Kurt Vonnegut RIP

April 12, 2007 | 2 books mentioned 5 2 min read

Awoke to the news that Kurt Vonnegut died. His death was somewhat unexpected, coming after a fall at his home in New York, but he lived a full life, even penning a surprise bestseller that put him back in the public eye in 2005. That was fun to see because, though Vonnegut may be one of the most important writers out there for me as a reader, most of his literary output came before I was born.

When I was a younger reader, I was a completist. I didn’t have knowledge of dozens of books and writers at my fingertips, so when I found a book I really liked, I would read everything by that author. And so it was that I read substantially everything that Vonnegut had written before I left home for college, starting with a late novel, Hocus Pocus, after finding it lying around the house when I was 14 or 15, and finishing up with Player Piano, Vonnegut’s first novel, on a long, late-summer car ride home from Maine, a few weeks before moving away from home. So, in many ways, Vonnegut was in the background through my teenage years, providing a vivid counterpoint to the mundanities of suburban high school life. His books are very important to who I am as a reader and a writer, so I’m sad to see him go.

Some links: My call for more people to read the lesser-known Vonnegut novels. The New York Times obit.

Update: Some of you may be seeing a lot of folks writing “so it goes” today in response to Vonnegut’s death. For those who are curious as to why, the phrase comes from what is perhaps his most famous book, Slaughterhouse-Five, where he wrote: “When a Tralfamadorian sees a corpse, all he thinks is that the dead person is in a bad condition in that particular moment, but that same person is just fine in plenty of other moments. Now, when I myself hear that somebody is dead, I simply shrug and say what the Tralfamadorians say about dead people, which is ‘So it goes.'”

Also, I found Vonnegut’s official site to be particularly poignant today.

created The Millions and is its publisher. He and his family live in New Jersey.


  1. I don't know how to begin processing this information yet. Like you, Vonnegut was the background to my teenage years and as I've grown I've appreciated him even more. Mine began with a cocky teacher giving me "Slaughterhouse Five" to read because I was bored in his class… There should be a place, online or not, where people can tell the stories of their journeys through his work and how it impacted them… He was always an inspiration like that (though he probably would have laughed at the idea).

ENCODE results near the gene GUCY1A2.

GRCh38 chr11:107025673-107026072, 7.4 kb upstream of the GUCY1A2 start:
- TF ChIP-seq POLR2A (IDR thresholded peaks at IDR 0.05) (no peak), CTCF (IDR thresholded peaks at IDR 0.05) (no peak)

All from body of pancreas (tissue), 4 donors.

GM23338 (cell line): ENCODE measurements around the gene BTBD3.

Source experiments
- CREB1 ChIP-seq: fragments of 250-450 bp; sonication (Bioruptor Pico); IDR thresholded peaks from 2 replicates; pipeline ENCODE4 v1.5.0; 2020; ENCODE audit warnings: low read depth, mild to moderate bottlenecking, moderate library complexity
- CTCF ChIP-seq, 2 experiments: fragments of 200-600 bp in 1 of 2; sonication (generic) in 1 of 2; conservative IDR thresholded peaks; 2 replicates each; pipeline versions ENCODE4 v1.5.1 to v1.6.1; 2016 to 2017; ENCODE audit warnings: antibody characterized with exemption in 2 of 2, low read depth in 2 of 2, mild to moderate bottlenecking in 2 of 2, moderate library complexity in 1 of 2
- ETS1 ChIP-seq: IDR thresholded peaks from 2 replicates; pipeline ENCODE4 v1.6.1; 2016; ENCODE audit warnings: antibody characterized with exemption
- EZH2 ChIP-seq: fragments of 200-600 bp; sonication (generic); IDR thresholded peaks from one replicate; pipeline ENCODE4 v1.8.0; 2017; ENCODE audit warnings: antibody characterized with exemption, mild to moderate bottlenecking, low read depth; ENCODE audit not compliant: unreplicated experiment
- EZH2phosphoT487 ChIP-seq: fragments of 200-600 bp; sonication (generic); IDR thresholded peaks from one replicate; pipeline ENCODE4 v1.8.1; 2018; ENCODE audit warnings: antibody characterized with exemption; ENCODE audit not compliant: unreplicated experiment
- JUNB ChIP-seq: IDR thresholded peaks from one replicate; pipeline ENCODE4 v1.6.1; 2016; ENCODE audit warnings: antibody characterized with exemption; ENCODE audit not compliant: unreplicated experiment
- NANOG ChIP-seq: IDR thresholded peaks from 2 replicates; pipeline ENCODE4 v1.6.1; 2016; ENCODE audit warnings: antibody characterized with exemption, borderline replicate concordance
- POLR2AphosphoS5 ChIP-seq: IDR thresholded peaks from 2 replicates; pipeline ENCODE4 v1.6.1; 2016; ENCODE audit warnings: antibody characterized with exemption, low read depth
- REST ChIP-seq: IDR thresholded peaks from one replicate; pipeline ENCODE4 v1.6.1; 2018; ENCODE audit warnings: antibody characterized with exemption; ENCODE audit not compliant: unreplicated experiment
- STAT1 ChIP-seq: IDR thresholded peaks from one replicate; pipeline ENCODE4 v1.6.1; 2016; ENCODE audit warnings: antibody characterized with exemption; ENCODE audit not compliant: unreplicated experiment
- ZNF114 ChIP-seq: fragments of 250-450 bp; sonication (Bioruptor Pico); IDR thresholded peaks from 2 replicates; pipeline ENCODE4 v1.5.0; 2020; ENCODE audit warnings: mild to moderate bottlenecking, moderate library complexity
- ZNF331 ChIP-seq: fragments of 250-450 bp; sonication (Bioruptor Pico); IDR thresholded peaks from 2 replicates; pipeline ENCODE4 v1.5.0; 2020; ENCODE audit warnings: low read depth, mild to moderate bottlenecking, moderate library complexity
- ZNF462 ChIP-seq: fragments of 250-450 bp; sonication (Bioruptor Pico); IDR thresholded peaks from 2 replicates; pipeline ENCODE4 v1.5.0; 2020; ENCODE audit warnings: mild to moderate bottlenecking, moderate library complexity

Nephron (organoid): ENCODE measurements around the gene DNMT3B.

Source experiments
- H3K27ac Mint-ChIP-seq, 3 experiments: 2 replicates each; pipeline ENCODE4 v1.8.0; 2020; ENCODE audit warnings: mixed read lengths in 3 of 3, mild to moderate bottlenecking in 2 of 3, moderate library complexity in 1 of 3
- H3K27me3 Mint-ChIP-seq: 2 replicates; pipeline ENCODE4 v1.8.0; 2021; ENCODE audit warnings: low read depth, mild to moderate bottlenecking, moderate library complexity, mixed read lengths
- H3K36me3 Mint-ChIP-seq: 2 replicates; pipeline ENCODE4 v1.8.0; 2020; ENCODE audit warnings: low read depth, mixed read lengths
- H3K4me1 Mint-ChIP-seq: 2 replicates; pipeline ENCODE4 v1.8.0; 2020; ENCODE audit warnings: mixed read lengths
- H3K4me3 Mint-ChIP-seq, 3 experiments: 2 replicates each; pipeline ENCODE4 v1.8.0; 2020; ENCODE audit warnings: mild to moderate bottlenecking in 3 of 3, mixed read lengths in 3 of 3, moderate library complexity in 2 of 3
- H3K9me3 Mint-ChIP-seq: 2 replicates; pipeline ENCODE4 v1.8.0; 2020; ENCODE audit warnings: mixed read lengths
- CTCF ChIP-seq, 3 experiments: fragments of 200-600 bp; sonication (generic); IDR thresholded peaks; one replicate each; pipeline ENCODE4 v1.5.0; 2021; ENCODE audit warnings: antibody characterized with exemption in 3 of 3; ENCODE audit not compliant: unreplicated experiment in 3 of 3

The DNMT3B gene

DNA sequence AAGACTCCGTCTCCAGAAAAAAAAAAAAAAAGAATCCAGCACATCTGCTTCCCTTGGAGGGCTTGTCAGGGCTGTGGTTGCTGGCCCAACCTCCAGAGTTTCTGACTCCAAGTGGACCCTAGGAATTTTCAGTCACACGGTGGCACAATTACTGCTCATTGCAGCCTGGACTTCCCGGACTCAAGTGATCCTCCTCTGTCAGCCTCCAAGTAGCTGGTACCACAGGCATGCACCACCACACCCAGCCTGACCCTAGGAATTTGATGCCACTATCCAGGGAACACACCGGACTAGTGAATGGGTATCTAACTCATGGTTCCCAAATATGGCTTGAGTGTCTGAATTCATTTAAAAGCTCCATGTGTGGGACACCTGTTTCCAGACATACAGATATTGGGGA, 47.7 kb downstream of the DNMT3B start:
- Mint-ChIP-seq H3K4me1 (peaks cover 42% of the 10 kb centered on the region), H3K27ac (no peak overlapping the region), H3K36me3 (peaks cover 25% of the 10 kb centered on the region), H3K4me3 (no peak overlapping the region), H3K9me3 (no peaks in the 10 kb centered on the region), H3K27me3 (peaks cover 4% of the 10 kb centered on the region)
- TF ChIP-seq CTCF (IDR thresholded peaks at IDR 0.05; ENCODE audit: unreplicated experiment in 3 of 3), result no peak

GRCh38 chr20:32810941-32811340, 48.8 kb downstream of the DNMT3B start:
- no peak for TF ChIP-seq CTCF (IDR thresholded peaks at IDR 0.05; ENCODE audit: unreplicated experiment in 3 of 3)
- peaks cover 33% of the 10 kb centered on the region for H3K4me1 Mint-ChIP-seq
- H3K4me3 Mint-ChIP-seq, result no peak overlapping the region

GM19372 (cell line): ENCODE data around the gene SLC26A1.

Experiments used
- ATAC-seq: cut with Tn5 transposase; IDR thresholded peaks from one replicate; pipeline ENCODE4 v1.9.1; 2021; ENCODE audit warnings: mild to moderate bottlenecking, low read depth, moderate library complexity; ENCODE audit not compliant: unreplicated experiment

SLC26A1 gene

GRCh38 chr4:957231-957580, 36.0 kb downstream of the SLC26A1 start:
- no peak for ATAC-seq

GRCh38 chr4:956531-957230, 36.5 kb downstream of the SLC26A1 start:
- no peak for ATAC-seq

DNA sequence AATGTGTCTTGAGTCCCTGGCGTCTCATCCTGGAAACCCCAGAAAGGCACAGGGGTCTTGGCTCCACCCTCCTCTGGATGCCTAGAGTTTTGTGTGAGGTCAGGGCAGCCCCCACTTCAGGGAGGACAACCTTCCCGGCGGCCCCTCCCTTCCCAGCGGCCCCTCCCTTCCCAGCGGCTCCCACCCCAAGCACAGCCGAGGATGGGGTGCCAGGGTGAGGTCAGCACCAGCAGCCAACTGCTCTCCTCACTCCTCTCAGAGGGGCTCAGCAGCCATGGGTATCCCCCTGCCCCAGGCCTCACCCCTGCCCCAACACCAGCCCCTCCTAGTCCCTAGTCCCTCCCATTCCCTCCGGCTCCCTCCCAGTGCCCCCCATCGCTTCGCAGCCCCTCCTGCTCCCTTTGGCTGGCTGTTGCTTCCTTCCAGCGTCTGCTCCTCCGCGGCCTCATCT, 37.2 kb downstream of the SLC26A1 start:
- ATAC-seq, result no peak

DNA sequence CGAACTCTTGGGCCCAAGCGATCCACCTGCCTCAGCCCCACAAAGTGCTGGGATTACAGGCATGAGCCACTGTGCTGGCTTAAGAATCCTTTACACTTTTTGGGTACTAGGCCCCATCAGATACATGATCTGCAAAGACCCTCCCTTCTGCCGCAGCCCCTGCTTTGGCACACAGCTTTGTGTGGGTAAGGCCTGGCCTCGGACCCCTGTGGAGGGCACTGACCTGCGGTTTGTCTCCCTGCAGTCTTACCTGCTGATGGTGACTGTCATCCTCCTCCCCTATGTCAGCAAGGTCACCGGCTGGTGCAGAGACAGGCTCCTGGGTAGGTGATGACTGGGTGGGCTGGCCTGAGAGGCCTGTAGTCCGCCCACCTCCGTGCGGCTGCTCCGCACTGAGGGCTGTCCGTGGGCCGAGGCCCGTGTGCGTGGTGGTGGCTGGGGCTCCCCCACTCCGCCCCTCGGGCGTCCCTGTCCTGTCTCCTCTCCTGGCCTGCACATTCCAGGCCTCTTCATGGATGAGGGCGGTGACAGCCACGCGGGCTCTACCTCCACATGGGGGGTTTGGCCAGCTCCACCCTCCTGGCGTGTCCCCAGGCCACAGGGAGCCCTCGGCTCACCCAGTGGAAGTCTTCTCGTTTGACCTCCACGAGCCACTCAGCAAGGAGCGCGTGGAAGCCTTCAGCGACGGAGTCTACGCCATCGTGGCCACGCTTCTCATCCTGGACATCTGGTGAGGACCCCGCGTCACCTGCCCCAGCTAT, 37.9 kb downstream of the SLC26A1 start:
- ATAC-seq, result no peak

2. I read my first Vonnegut book when I was about 18, and within a year, I had bought and read them all. I still remember scouring Toronto's used bookstores for anything and everything by him that I could find. A personal favourite will always be "Welcome to the Monkey House" – one of my all-time favourite short story collections.

    This was the guy that started it all for me, my love of fiction and my growth from an adolescent to an adult. And my realization that being an adult could still mean being whimsical, anarchic, and sly.


  3. We met him, once, in college, at UVA- he was older than us, but young, we were students, juniors, we wanted to hear him speak- we had read his books and were fans- it was the early 70's- Breakfast of Champions had just been published. He spoke about writing- it was a small classroom, with about 20 people there to listen, it had been advertised in a very little box in the Cavalier Daily, no where near the front page, he sat in the professor's chair, relaxed and answered questions for a long time, we went up to him and shook his hand – we were the only two that stayed and talked- we said we enjoyed his books and he thanked us and chatted with us as if he was not in a hurry to leave…His books are a part of our lives and give us a reason to slow down today and take a moment to say thank you.

Add Your Comment:

Your email address will not be published. Required fields are marked *

This site uses Akismet to reduce spam. Learn how your comment data is processed.